Sunday, November 10, 2013

Bennett v. Stanley case brief

Bennett v. Stanley case brief summary
748 N.E.2d 41 (2001)

Plaintiff, husband and father, filed a wrongful death and personal injury action against defendants, homeowners, in his capacity as administrator of his wife and son's estates and as custodial parent. The trial court granted defendants' motion for summary judgment, and father appealed. The Court of Appeals for Washington County (Ohio) affirmed the trial court's judgment, and the state supreme court granted leave to appeal.

Homeowners purchased a home with a swimming pool. The pool was enclosed by fencing and a brick wall, and was covered by a tarp. Homeowners removed the tarp and fencing on two sides of the pool, and although they drained the pool, they allowed rainwater to collect in the pool to a depth of over six feet. The pool became a pond. It contained no ladders, the sides were slick with algae, and frogs and tadpoles lived in the pool. Plaintiff's family rented the house next to homeowners several months after homeowners purchased their house. Plaintiff was married and the father or stepfather of three young children. Homeowners were aware that children lived next door and evidence showed that there was some fencing between the properties, but with an eight-foot gap. In March 1997, plaintiff arrived home to find his stepson and wife unconscious in homeowners' pool. Both later died.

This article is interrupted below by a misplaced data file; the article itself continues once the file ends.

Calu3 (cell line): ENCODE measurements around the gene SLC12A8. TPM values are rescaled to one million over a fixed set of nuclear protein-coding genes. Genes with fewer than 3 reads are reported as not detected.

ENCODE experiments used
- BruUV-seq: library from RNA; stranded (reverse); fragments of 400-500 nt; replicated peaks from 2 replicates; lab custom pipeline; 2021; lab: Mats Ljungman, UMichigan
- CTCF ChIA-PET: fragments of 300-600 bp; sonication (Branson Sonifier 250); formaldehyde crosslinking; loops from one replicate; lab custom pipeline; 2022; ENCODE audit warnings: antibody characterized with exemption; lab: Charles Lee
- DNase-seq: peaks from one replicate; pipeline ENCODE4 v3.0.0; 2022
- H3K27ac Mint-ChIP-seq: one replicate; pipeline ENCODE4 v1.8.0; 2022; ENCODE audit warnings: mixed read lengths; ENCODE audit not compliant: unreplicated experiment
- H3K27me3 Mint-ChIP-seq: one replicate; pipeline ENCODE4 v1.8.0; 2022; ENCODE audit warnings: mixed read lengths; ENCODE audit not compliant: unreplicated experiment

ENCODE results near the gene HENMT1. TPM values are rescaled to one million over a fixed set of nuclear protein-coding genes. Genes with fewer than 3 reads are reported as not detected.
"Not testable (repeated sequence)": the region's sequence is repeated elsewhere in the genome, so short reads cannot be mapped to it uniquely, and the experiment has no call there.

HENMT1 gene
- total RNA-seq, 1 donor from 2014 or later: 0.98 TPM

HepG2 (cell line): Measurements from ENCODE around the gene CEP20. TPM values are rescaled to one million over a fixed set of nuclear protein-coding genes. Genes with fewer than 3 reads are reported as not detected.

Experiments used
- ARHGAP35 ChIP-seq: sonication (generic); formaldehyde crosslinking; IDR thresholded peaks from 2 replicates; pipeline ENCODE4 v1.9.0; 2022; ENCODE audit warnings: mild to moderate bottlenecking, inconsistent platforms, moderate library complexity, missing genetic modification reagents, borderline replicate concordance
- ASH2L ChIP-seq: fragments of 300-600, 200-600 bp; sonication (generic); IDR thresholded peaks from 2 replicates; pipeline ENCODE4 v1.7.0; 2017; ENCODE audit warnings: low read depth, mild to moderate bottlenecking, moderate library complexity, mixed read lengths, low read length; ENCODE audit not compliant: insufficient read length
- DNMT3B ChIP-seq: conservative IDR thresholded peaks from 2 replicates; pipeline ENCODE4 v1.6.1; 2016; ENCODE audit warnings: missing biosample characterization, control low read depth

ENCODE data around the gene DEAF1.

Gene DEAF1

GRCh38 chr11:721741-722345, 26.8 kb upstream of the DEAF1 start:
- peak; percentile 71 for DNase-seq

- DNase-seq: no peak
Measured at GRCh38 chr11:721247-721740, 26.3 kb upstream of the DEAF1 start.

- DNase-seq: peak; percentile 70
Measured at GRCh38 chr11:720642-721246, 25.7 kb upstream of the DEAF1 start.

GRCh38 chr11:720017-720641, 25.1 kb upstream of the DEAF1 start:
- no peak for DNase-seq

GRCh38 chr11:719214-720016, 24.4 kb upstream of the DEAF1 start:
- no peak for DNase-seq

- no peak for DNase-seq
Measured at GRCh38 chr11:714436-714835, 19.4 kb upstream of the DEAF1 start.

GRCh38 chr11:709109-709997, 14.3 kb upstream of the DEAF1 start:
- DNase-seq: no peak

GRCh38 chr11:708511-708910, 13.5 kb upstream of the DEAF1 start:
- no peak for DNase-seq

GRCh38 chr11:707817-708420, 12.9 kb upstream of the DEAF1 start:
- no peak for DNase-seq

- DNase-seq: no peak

The state supreme court used this case to adopt the attractive nuisance doctrine as the law of Ohio and also held that an adult who attempted to rescue a child from an attractive nuisance assumed the status of the child and was owed a duty of ordinary care by a property owner.


The state supreme court reversed the intermediate appeals court's judgment and remanded the case to the trial court.

Suggested Study Aids For Tort Law

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